As our recent article on TV trends for 2018 noted, consumers will likely find smart TVs getting even smarter this year as manufacturers embrace digital voice assistants such as Amazon Alexa and Google Assistant. In fact, LG has just announced that its webOS smart TV platform will include Google Assistant as well as LG's own "ThinQ" artificial intelligence (AI) technology.

That's just one of several announcements from LG in the week before CES 2018, the giant trade show that takes place each January in Las Vegas. Given LG's stature as the third biggest TV brand in the U.S., we think the company's announcement says a lot about what TV makers will be pushing in the months ahead.

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The company has also pointed to more technical improvements in LG 4K TVs: Some will probably matter a lot to picture quality, while others might barely be noticed by the average consumer.

And like other manufacturers, LG is planning to push bigger TVs, hoping that more consumers are ready to hang a 65-plus-inch set in the living room. For example, LG's sister company, LG Display, hopes to wow the CES crowds with an 88-inch 8K OLED TV with 33 million pixels—about 25 million more than a regular 4K set has.

Smart TVs Get ThinQ, Google Assistant

TVs with voice-enabled digital assistants may help to transform the television into a smart home hub.

LG says that ThinQ, which works with Google Assistant, can help you quickly set up a TV and use voice commands to control the set and search for content. LG’s ThinQ TVs also let you interact with ThinQ-enabled smart home products such as air conditioners, robotic vacuum cleaners, lights, and speakers.

Using Google Assistant, you'll be able to get news reports and weather forecasts, control thermostats, and even shop at stores such as Walgreen's and Walmart simply by speaking into the microphone in the TV remote.

LG's smart TVs include the brand's own ThinQ technology as well as Google Assistant.

High Frame Rates to Reduce Blurring

The TV industry surely doesn't need another acronym, but in 2018 it will get at least one more: HFR, short for "high frame rate." LG says that its 2018 OLED sets will all support the technology and some of its Super UHD TVs will, too.

HFR is designed to improve picture quality, especially for 4K broadcasts, by bumping up the content's frame rate. Movies are typically filmed at 24 frames per second, while TV shows are shot at 30 or 60. At those rates, images can sometimes blur when the action gets fast and furious.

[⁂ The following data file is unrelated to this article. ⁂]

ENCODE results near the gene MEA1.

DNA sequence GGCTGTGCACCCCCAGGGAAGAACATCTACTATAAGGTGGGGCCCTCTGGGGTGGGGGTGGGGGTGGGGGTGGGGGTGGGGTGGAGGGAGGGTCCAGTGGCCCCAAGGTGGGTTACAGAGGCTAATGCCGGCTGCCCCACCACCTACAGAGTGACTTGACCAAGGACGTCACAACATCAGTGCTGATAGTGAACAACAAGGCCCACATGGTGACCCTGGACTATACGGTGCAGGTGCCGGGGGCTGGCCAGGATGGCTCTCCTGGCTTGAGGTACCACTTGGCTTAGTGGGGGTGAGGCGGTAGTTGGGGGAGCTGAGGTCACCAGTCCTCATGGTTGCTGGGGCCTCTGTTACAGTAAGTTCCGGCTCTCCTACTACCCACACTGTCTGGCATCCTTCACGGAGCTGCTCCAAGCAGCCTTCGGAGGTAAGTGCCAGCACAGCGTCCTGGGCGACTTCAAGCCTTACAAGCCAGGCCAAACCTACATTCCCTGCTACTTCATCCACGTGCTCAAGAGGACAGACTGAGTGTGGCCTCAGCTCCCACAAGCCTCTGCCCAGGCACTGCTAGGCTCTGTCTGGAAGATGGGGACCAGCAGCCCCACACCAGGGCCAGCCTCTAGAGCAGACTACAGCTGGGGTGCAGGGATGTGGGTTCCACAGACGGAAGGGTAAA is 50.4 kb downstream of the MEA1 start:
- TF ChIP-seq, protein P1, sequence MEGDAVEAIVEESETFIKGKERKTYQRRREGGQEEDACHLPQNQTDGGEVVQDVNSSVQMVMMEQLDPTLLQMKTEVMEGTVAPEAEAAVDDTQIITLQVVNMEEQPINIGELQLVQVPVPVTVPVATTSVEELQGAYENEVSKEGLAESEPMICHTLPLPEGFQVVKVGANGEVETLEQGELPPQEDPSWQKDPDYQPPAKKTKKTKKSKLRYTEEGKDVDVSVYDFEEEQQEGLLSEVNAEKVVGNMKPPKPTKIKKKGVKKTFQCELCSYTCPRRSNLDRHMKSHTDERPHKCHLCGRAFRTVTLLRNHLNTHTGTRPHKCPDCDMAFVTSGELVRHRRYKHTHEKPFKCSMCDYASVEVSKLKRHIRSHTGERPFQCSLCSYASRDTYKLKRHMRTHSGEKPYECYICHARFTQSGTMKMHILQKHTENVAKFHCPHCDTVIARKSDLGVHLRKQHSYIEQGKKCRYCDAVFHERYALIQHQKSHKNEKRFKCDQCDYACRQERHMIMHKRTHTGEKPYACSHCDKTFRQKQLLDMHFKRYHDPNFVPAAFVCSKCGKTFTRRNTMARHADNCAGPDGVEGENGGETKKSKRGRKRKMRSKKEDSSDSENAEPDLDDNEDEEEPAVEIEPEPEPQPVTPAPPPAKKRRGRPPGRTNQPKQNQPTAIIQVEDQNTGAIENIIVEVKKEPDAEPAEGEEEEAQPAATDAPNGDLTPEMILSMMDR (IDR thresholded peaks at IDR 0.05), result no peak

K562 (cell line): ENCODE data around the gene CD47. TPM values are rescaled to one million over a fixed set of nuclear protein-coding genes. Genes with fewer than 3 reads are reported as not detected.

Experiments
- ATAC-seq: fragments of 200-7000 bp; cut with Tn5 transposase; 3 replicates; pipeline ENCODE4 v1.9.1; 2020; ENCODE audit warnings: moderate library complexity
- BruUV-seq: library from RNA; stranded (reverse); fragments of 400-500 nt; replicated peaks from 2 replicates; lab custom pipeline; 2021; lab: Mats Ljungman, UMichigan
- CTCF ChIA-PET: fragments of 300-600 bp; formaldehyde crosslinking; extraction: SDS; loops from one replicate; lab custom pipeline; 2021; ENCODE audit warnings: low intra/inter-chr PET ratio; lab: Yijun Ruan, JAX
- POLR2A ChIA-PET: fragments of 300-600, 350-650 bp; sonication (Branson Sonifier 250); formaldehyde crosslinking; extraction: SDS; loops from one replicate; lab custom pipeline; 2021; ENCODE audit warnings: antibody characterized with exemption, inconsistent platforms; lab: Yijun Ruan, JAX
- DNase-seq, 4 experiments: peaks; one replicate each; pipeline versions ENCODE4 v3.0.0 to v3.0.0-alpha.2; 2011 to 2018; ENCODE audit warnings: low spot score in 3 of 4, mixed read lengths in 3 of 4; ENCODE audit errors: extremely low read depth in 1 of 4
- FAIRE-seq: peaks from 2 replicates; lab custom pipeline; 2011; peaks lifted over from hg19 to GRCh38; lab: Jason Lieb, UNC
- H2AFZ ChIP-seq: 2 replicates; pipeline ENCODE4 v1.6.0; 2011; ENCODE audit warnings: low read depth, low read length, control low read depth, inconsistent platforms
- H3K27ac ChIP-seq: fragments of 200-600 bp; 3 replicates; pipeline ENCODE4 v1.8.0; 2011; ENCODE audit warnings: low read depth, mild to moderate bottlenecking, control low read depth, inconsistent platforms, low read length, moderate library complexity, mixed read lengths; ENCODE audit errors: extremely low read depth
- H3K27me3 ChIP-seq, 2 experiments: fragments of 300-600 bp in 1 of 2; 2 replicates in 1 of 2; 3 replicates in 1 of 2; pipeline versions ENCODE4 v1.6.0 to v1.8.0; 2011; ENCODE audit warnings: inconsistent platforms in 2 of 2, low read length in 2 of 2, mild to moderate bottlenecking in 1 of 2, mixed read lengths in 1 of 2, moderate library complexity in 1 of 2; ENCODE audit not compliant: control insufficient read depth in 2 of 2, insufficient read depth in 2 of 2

But HFR doubles those frame rates to produce clearer, more fluid, and less blurry images during those scenes. (Many TVs already have processing to reduce motion blur. They do this artificially, by analyzing adjacent video frames, and then creating an extra frame between them.)

All but one of LG's 4K OLED TVs will get a new, more powerful "Alpha 9" processor to support 4K HFR content, along with HDR. (OLED and Super UHD 4K sets that lack that processor can support 4K with video with either HDR or HFR, but not both.) That processor will also help to improve picture clarity and sharpness and provide more lifelike colors, the company claims.

LG has been talking about HFR for a few years now, as have sports channels, which are likely to be the biggest beneficiaries of the technology.

So will HFR really matter? Probably not, at least for the next few years. So far, LG is the only company really talking about it, although Netflix showed up at an LG HFR event two years ago to say it would support it—at some point. It's possible we'll hear more about high frame rates when the new over-the-air broadcast standard, ATSC 3.0, is rolled out. For right now, though, it won't be a meaningful feature for most TV buyers. 

Stay on top of all the tech news with CR's guide to CES 2018.

Full-Array Backlights, Nano Cell Displays

Although OLED TVs have topped CR's TV ratings for the past few years, the vast majority of sets bought today are LCD/LED TVs. While LCD sets get better every year, they have a few shortcomings, including an inability to produce really dark blacks.

That's because LCD sets require a separate, always-on backlight. That means the TV has to block the light during dark scenes, but some light always leaks through. This can make the set's blacks look gray or create halos around lighter images on dark backgrounds.

LG will address the issue in its 2018 Super UHD TVs by using "full-array" LED backlights with local dimming. In these sets, the LEDs in the backlight are arrayed across the entire back of the panel rather than just on the edges. With local dimming, the LEDs are broken up into smaller controllable zones, so that some can be darkened while others remain illuminated.

LG is augmenting these new backlights with something it calls "nano cell" technology to improve both color performance and viewing angles. Basically, nano cell is LG's answer to the quantum dot technology used by other manufacturers to produce a wider range of colors. These sets use a film with uniformly sized particles, each a nanometer wide. (For reference, a human hair measures about 80,000 to 100,000 nanometers.) LG says this helps to create better, more realistic colors and retain color accuracy at wider viewing angles.

Full-array LED backlights with local dimming aren't new, but they've tended to be expensive. We expect to see more TVs this year that use full-array backlights with local dimming to not only improve the TV's blacks but also to help enhance HDR performance.